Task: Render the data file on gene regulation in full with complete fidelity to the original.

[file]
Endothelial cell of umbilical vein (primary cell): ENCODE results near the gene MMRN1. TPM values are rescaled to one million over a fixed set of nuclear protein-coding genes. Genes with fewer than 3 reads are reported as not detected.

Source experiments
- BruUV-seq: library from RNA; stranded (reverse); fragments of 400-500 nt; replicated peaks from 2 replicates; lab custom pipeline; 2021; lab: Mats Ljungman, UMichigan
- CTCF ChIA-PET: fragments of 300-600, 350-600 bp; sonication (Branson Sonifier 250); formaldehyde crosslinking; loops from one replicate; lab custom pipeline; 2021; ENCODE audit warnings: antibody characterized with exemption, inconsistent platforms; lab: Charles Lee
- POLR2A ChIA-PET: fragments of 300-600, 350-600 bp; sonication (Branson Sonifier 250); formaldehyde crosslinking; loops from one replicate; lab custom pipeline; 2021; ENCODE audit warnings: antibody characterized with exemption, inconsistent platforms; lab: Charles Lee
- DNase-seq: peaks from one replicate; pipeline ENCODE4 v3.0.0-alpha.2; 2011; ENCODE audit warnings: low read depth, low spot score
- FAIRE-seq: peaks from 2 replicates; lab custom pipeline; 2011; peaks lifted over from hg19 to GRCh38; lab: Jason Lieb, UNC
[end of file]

Endothelial cell of umbilical vein (primary cell): ENCODE results near the gene MMRN1. TPM values are rescaled to one million over a fixed set of nuclear protein-coding genes. Genes with fewer than 3 reads are reported as not detected.

Source experiments
- BruUV-seq: library from RNA; stranded (reverse); fragments of 400-500 nt; replicated peaks from 2 replicates; lab custom pipeline; 2021; lab: Mats Ljungman, UMichigan
- CTCF ChIA-PET: fragments of 300-600, 350-600 bp; sonication (Branson Sonifier 250); formaldehyde crosslinking; loops from one replicate; lab custom pipeline; 2021; ENCODE audit warnings: antibody characterized with exemption, inconsistent platforms; lab: Charles Lee
- POLR2A ChIA-PET: fragments of 300-600, 350-600 bp; sonication (Branson Sonifier 250); formaldehyde crosslinking; loops from one replicate; lab custom pipeline; 2021; ENCODE audit warnings: antibody characterized with exemption, inconsistent platforms; lab: Charles Lee
- DNase-seq: peaks from one replicate; pipeline ENCODE4 v3.0.0-alpha.2; 2011; ENCODE audit warnings: low read depth, low spot score
- FAIRE-seq: peaks from 2 replicates; lab custom pipeline; 2011; peaks lifted over from hg19 to GRCh38; lab: Jason Lieb, UNC